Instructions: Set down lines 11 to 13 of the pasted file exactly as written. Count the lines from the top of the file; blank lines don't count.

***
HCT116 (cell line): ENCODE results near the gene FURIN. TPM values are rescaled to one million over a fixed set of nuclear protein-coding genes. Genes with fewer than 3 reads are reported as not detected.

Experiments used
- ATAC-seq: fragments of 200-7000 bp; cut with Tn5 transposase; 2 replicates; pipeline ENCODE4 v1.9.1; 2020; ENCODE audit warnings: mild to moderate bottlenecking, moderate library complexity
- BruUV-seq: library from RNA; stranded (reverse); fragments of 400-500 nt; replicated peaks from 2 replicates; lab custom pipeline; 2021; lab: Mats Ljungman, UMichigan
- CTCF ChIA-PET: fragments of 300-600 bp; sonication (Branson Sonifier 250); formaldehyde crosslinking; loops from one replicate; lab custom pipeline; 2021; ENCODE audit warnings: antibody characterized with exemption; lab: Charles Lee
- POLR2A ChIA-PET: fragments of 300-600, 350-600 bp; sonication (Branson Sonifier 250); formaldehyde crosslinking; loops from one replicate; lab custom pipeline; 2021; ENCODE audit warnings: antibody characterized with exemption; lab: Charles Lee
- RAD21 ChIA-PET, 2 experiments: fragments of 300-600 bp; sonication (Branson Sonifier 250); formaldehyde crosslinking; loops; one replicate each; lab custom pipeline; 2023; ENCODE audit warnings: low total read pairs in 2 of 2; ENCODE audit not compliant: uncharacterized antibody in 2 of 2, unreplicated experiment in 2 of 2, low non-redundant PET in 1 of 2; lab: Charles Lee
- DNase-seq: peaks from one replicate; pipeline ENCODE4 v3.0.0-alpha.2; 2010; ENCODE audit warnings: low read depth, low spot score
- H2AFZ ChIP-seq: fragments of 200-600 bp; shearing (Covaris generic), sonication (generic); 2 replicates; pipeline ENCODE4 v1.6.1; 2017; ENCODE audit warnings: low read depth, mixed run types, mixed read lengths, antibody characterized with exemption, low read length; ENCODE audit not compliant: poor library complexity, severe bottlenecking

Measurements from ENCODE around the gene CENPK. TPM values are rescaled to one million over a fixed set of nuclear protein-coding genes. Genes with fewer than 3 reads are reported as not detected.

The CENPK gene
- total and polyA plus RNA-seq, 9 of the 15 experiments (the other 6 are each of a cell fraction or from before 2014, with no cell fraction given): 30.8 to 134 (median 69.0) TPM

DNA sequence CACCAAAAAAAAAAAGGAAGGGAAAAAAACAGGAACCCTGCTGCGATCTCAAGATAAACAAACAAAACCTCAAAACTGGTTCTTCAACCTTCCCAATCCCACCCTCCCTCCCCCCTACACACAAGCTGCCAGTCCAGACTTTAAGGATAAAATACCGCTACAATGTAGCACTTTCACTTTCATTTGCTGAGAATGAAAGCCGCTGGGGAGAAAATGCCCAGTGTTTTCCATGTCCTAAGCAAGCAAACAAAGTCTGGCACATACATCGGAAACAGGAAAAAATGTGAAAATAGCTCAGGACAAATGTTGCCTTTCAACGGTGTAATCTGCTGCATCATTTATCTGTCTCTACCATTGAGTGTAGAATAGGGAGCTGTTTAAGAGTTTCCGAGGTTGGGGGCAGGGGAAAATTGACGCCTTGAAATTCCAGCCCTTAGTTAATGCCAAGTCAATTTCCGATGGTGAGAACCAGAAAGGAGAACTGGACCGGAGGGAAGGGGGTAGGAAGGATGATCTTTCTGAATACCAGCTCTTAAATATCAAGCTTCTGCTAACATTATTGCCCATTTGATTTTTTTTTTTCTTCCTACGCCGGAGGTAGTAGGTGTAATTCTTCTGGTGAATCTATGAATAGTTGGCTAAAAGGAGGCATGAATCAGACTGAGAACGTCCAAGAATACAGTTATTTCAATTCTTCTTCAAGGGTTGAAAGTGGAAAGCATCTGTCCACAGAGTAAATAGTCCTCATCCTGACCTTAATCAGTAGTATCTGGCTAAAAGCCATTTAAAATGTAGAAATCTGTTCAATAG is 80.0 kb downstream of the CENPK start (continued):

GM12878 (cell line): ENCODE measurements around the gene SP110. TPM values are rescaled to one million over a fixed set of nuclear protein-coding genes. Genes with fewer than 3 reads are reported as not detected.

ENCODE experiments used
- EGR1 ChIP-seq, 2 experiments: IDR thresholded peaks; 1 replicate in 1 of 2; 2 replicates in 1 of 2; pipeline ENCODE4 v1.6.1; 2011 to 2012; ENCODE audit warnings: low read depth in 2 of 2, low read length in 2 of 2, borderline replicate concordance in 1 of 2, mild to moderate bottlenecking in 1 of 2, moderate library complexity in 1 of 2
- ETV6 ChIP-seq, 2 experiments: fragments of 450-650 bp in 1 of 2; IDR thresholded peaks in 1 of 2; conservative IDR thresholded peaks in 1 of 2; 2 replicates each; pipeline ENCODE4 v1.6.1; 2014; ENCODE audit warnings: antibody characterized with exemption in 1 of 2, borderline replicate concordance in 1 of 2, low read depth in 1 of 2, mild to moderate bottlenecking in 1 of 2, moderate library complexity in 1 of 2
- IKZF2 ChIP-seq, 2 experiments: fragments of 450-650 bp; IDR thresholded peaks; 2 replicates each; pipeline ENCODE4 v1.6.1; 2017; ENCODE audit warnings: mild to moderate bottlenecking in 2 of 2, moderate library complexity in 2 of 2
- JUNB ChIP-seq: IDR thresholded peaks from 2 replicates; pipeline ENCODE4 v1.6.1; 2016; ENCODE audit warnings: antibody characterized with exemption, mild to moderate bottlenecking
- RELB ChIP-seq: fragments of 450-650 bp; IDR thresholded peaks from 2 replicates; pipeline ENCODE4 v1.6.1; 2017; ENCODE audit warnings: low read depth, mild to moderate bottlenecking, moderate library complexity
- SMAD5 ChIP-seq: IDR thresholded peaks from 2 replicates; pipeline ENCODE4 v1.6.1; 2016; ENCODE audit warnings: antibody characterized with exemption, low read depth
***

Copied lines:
The CENPK gene
- total and polyA plus RNA-seq, 9 of the 15 experiments (the other 6 are each of a cell fraction or from before 2014, with no cell fraction given): 30.8 to 134 (median 69.0) TPM

DNA sequence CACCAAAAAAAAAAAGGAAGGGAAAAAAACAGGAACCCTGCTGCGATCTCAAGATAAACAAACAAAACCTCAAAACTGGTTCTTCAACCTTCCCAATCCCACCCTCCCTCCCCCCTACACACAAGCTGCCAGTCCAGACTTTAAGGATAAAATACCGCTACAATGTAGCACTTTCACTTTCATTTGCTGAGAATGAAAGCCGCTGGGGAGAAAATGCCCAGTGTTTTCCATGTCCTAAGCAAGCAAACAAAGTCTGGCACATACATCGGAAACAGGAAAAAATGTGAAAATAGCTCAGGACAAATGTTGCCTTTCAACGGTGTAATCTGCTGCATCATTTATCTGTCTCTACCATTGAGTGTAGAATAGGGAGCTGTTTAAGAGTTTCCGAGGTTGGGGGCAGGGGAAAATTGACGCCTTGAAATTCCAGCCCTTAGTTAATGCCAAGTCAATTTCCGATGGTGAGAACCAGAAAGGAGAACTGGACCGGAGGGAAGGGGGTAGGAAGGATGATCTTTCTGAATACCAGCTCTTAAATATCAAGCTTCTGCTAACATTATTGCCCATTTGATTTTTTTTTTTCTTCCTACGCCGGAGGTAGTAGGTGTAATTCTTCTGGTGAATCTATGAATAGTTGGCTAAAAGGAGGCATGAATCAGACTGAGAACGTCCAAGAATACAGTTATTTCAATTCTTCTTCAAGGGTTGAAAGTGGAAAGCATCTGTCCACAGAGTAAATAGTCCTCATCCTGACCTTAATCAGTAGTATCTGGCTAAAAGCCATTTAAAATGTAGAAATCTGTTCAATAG is 80.0 kb downstream of the CENPK start (continued):